6.       You Have a Small Desk.  There is nothing you can do about this once you are there.  You need to take care of this ahead of time by registering to take the ACT or SAT at a location where they provide larger desks.  The general rule is that high schools have larger desks and colleges have smaller ones. 


7.       You Have a Proctor on a Power Trip.  Usually, test proctors want to be left alone to read their novels.  On occasion, you will find a proctor who thinks it is their mission to intimidate test takers.  Just know that they have very little power to do anything other than to seem mean.  As long as you are not doing anything to cheat, such as going back and doing questions for a section that is already completed, you will have nothing to worry about. 

8.       There is a Distracting Student Right Next to You!  Some students are able to tune this out, but for those who can’t, there are two things you can do:  (A) ask the proctor if he or she can do something about it because it is distracting you and (B) bring earplugs to the test – just be certain that you are able to hear the proctor instructions.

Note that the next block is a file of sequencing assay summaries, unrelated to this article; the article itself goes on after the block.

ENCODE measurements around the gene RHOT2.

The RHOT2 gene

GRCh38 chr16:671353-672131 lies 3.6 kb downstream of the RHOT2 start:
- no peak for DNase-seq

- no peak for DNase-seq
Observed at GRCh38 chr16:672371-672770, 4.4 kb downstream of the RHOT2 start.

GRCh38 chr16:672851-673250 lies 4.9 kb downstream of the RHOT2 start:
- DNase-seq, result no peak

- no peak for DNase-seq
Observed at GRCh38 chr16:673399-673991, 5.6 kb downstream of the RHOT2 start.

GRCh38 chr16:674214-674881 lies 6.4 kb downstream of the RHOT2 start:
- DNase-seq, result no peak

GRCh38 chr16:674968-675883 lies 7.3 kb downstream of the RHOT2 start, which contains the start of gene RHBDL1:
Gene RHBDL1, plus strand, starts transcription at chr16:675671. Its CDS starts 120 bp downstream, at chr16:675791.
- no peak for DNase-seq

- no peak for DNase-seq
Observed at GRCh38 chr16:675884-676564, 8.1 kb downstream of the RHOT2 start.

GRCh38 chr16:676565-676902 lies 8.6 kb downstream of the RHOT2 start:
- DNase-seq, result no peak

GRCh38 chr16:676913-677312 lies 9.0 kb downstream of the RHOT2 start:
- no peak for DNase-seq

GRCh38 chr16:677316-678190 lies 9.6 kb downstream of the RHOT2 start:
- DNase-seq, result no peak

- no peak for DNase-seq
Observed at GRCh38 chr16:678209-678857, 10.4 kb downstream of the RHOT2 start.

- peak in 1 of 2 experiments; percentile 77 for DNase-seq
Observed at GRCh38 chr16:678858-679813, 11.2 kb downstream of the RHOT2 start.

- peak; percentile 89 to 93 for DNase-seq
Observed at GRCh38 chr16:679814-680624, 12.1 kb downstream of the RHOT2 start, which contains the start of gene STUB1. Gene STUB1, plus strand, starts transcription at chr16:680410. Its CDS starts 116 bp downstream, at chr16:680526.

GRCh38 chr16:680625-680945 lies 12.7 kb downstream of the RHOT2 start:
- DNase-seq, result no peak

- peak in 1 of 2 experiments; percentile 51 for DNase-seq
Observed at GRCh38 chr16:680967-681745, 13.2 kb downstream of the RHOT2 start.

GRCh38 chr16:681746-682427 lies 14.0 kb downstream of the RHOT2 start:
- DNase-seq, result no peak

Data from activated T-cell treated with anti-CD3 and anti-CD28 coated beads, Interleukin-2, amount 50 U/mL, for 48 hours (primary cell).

9.       The Testing Facility is Burning Hot or Way Too Cold!  You’re stuck with this unless you plan ahead.  Wear layers to the test so that you can adjust to the building temperature.

10.   You are Distracted by People Cheating.  Know that the SAT and ACT have rigorous measures in place to catch cheaters – for example, they can compare the answers of people sitting close to one another to see if there unusual patterns.  You are welcome to voice your concerns to the proctor or test site administrator, but ACT and SAT will allow you to contact them anonymously using this contact information found below:

http://www.actstudent.org/testprep/taking/prohibited.html

http://sat.collegeboard.org/contact

How can you avoid problems like these in general? 

1.       Don’t wait until the last minute to take the test.  Take it in your junior year – please don’t wait until the fall of your senior year to take it, because you will have no time to retake it if there is a testing mishap. 

2.       Focus on controlling what you can and letting the rest go.  This is good advice for life in general, but is very applicable here.  Try to go into your own little world while you test as best you can.